I hope so.  Winds of Wrath is an enjoyable, fitting conclusion to the Destroyermen series. Highly Recommended.

What’s Next?

I apologize for missing the last month. I’m currently watching the second season of For All Mankind, now airing on Apple TV+. It picks up a decade after the first season with a fully established Jamestown lunar colony, Ronald Reagan in the White House four years early, and Cold War tensions at an all-time high. 

 I am loving it and will have a more in-depth review for you later.

In the meantime, you can purchase Elvis Saves JFK! for just 99 cents and War Plan Crimson, A Novel of Alternate History, for $2.99 and now The Key to My Heart, also $2.99 (all are free to preview). All books -- which are already on Smashword's premium distribution list -- are also available through such fine on-line retailers such as Sony, Chapters Indigo, Barnes & Noble and Apple's iTunes Store.  


Take care of yourselves.

Sunday, January 31, 2021

Book Review: From the Ashes: An Alternate History Novel, by Sandra Saidak

Here we have another novel, From the Ashes: An Alternate History Novel, by Sandra Saidak, where the Nazis have won the Second World War.  Not only have they taken over Europe, but they have also taken over the world (I wonder what their former Japanese allies would have to say to that).

I’ll come right out and admit it: I don’t like this book very much. I really tried to like it, but there were too many things that got in the way. And that’s too bad because there are some positive points about this novel.

Author Saidak builds from an imaginative standpoint based on the historical fact that had the Nazis won, they had planned to establish museums in the perverse memory of the cultures they obliterated.  It is in one of these museums dedicated to the memory of the Jews,  that a group of young university students of the Reich’s elite gather to explore the shards of Jewish culture.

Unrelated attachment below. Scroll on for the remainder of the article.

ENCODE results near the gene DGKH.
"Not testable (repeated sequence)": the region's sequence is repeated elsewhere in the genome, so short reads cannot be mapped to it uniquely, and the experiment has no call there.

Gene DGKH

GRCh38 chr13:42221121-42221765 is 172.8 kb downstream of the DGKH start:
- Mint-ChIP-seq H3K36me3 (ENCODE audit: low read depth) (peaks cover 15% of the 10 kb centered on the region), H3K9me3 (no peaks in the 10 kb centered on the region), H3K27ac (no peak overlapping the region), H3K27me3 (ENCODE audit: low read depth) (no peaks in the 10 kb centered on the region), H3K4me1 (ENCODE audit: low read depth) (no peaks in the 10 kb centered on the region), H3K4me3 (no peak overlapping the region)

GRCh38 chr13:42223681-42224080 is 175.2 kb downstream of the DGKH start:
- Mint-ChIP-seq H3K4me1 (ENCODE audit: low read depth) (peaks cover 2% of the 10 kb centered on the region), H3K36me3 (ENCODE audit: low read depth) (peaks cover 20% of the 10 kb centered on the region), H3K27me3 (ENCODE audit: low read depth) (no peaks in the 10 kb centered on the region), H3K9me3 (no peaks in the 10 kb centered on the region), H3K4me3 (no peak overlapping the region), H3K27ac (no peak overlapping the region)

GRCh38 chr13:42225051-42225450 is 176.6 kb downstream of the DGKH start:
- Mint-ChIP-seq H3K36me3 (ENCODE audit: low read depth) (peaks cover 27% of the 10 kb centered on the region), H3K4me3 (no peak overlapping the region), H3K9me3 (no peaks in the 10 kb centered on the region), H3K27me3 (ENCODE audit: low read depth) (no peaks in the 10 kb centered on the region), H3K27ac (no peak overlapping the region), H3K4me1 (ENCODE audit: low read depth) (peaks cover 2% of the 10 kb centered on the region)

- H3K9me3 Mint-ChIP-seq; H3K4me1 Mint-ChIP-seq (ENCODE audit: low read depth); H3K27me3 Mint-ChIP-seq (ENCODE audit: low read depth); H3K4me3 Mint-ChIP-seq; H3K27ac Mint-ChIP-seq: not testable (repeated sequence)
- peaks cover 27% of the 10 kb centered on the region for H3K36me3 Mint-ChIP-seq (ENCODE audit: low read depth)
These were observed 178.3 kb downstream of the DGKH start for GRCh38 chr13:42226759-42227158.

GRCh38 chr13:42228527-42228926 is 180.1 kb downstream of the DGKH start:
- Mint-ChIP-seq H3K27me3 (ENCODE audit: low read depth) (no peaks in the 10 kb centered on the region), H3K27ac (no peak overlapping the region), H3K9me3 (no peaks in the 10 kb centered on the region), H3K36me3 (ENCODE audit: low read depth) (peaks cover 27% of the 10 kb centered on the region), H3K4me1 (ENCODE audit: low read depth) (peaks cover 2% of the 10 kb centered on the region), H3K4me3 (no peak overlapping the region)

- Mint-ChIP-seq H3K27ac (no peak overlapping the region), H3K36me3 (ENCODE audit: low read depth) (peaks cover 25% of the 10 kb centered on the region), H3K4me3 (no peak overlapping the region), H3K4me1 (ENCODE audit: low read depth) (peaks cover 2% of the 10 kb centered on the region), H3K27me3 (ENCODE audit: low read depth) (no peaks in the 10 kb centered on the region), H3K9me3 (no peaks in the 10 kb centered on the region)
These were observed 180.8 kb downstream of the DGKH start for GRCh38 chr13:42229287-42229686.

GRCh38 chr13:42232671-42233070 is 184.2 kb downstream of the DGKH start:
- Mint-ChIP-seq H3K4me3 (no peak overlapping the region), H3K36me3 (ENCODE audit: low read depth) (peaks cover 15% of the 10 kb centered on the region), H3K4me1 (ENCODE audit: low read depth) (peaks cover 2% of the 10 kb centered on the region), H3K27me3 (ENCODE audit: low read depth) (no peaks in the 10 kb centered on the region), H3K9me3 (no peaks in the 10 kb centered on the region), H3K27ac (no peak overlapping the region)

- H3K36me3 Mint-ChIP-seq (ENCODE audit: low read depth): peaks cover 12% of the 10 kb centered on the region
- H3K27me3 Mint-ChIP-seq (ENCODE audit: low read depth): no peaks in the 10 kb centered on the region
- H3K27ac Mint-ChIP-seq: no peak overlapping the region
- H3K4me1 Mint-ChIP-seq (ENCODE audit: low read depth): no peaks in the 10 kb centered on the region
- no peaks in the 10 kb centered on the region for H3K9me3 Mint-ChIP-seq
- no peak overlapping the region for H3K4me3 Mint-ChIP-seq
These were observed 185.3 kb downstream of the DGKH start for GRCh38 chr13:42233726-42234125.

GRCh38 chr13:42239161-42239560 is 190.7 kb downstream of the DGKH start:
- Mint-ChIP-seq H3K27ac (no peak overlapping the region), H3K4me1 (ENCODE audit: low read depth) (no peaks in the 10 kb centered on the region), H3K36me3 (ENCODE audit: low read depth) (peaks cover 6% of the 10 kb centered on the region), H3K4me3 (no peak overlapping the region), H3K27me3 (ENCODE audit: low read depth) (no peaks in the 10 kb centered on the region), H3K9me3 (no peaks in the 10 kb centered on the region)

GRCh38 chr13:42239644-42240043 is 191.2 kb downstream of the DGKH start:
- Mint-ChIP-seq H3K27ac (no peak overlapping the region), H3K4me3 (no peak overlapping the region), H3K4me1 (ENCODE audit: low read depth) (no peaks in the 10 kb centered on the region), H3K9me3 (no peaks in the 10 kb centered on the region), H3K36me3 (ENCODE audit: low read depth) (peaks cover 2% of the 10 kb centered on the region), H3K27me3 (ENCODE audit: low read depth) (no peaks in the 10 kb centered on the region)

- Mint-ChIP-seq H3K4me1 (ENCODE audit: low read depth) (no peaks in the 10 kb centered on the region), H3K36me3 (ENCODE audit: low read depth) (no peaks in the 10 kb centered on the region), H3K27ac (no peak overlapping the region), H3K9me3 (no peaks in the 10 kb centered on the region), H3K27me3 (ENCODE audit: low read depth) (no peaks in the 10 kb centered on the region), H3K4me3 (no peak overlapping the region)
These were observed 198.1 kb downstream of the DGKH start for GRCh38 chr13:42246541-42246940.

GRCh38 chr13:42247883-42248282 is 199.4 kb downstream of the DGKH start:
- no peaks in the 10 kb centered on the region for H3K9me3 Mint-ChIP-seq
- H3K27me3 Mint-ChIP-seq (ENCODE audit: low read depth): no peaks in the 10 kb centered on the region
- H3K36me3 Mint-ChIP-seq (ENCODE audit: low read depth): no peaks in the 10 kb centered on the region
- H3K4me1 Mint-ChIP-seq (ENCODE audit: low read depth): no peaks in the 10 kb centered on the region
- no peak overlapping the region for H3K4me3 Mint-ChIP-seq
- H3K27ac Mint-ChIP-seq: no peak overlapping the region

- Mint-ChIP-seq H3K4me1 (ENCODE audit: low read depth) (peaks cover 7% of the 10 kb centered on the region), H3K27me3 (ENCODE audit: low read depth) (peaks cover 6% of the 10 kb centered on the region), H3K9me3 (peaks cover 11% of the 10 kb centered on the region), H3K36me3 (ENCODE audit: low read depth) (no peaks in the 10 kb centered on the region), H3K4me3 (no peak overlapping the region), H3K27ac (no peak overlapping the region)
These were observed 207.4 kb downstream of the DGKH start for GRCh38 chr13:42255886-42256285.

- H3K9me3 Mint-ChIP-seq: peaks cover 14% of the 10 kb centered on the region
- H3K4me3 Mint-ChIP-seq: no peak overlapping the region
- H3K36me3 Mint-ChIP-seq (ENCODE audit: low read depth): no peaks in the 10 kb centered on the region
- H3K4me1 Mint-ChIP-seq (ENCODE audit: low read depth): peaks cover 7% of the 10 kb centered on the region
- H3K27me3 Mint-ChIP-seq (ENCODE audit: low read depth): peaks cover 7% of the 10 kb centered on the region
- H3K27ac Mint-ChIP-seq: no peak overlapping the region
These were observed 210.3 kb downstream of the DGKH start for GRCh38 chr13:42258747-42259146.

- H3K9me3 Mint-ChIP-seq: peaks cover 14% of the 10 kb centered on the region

Okay, so far, so good.

But suddenly, things get out of hand. Both for the characters and the novel they inhabit. Suddenly our chief protagonist Adolf Goebbels (an imaginative name) gets mixed up in a revolution against the Nazis.  Quickly, perhaps too quickly, not only does Adolf become a Rabbi, but he also becomes a leader of the revolution.  Surely, the Ministry of Enforced Irony is working overtime here.

The writing and plot are a lot like that:  forced, plodding, and pedantic. Where the author could use a light touch, she instead hits with a sledgehammer. And where she should be showing, building out a world that has been under the Nazi jackboot for generations, she tells. Showing is the mark of a good storyteller, where all of the physical senses are engaged by showing what the protagonist’s reactions and feelings are to their environment.  Telling is simply that: telling. Unfortunately, in this instance, Saidiak does too much of the latter and not enough of the former.

In summation, a good premise, poorly executed. 

What's Next?

Next month, I'll have another review for you.

In the meantime, you can purchase Elvis Saves JFK! for just 99 cents and War Plan Crimson, A Novel of Alternate History, for $2.99 and now The Key to My Heart, also $2.99 (all are free to preview). All books -- which are already on Smashword's premium distribution list -- are also available through such fine on-line retailers such as Sony, Chapters Indigo, Barnes & Noble and Apple's iTunes Store.  


Take care of yourselves.